Iceman has one sax riffing while the other leads the theme into a bass solo and then bass and drums state a pace for one tenor and then the other to explore before they finally come together and end at a full stop. Dual Reality, as you might expect, re-introduces that intuitive interplay between the two tenors, initially without bass and drums and then Ferg's bowed bass underlines the light saxophone flights that take us out of the piece. Doggerland has a strong bass rhythmic foundation right the way through a saxophone improvisation that echoes across the space and then Alex and Tom are back together again. I haven't mentioned James Maddren's drumming until now. As always, his playing is completely integrated with the music being played by any group he works with and on Doggerland we are particularly aware of what he is doing. Alice Flynn in Jazzwise wrote of a live performance of Doggerland:' "Doggerland’ unleashes Barford’s unyielding tone, filling the room as he thematically darts between bop and abstract language, juxtaposed by Hitchcock’s more earthy palette that dips and dives through explosive double-time runs against the agitation of Maddren’s beat. A vital element to AuB, Maddren’s drumming is a masterclass of inexhaustible tension and release." The album closes with Groundhog Tuesday. If you think of the movie Groundhog Day where someone gets caught in a time-loop, that is misleading, as like the rest of the album, the music takes us to more than one place, on the other hand, a time-loop that includes playing the album again sounds good to me.

AuB introduces us to an album and four musicians playing with great rapport that are well worth hearing. Hopefully we shall be able to listen to them live again in the not too distant future.


AuB band

AuB: Alex Hitchcock, James Maddren, Ferg Ireland and Tom Barford
Picture by Dave Stapleton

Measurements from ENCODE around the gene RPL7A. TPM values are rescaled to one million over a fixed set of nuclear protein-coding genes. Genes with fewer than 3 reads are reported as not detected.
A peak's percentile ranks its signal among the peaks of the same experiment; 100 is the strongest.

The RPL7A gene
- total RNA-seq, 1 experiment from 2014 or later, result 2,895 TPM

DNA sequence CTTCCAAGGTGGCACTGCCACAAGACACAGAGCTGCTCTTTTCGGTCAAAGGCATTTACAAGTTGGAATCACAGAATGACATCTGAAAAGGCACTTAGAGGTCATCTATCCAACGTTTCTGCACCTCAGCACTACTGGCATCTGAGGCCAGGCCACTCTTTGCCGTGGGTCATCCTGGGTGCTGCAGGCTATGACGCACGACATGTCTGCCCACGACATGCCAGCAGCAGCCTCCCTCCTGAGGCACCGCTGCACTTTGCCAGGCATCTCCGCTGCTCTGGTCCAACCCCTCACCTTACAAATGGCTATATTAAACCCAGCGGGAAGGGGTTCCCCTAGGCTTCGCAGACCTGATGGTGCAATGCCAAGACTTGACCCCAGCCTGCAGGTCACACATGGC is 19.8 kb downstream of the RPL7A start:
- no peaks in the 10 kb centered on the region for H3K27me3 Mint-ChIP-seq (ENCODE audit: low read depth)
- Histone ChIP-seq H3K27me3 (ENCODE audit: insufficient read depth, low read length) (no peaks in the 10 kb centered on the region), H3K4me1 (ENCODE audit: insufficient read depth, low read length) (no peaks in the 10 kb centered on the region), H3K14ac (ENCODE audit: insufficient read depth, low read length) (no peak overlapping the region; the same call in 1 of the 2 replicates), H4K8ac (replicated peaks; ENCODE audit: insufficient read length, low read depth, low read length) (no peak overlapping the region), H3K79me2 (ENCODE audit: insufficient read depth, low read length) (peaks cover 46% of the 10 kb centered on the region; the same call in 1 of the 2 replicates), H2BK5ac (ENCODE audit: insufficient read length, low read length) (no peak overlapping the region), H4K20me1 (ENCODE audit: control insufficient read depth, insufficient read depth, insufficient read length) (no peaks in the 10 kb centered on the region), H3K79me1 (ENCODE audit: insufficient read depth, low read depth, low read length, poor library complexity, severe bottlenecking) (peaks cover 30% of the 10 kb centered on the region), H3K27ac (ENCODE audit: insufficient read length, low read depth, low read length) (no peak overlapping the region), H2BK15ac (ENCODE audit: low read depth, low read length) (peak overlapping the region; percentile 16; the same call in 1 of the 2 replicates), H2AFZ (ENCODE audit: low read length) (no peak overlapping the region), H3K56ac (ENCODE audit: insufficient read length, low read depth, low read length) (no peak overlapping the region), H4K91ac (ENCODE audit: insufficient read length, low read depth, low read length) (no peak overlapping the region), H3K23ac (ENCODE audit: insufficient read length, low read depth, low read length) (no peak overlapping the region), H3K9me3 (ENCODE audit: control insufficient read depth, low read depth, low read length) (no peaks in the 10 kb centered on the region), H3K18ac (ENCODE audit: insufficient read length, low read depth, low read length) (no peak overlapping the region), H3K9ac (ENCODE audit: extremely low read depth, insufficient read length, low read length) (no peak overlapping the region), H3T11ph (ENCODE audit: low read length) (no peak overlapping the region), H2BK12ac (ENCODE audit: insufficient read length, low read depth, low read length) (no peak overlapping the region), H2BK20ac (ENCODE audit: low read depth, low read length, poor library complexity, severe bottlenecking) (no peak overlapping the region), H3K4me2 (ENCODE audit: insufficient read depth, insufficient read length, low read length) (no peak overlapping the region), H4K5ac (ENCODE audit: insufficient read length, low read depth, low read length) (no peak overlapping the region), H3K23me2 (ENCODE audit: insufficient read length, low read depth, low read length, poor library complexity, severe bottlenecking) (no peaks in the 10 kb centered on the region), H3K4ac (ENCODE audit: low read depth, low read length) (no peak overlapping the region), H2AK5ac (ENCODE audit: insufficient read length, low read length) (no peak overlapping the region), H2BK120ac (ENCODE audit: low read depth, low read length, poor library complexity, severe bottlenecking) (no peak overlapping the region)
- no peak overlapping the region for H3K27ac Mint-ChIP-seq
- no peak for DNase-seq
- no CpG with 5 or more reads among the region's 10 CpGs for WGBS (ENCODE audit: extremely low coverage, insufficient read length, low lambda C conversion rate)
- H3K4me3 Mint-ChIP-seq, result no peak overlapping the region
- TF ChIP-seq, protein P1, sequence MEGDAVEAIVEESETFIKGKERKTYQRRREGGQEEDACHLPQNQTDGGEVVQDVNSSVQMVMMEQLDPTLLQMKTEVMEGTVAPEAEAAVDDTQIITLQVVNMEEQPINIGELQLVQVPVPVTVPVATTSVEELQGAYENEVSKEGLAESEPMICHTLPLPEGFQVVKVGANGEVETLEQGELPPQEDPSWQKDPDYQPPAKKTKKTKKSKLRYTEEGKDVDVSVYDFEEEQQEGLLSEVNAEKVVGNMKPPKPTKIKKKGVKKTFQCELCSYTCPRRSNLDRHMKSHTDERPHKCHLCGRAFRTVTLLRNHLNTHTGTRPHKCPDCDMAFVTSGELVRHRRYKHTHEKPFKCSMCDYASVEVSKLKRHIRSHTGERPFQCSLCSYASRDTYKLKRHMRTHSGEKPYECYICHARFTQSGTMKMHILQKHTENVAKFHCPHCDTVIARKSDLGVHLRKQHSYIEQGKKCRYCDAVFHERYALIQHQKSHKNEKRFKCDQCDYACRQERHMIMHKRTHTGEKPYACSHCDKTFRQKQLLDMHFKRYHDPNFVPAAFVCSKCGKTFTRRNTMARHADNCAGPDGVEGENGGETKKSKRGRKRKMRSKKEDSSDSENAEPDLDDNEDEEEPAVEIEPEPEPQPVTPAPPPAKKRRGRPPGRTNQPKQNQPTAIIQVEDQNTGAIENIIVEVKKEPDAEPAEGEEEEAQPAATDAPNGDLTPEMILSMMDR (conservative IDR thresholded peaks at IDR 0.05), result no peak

Alex and I linked up for a Tea Break - of course, in view of Coronavirus social distancing, it had to be a 'virtual' one:


Hi Alex, what have you got there – tea or coffee?

Strong black coffee!


I have made a coffee with plenty of milk – I saw on the news that farmers are having to pour gallons of milk down the drain now that they can’t supply cafes, hotels and so on. How are you managing at the moment? It must be tough for all musicians with gigs cancelled?

It is tough and I think it will be for the foreseeable future. Government grants won’t last for ever and we have to hope venues survive. When lockdown ends there will probably be a period where money for the self-employed dries up but concerts and gatherings still aren’t allowed to happen. People are resilient and often bursts of creativity come out of crises like this, but people need to eat and pay rent first and foremost! Of course, that applies to people across the UK and across the world, not just musicians.


Have you heard how other musicians are managing? Presumably you are in touch with Tom Barford and others?

One of the really positive things to come out of the current situation is that it’s reinforced the sense of community we’re lucky to have. People are being really supportive of each other, pointing out lots of sources of financial help and other helpful information and opportunities. I’ve been in touch with lots of musicians – everyone is trying to cope in their own way, some are in relatively comfortable situations and others aren’t. You don’t necessarily think of music as a priority given a global context where thousands of people are losing loved ones, but there’s definitely comfort to be found if you’re lucky enough to be able to keep on practising and composing. Lots of musicians are collaborating remotely, and I’m looking forward to hearing all the music that I’m sure is being written at the moment at the end of lockdown.



AuB album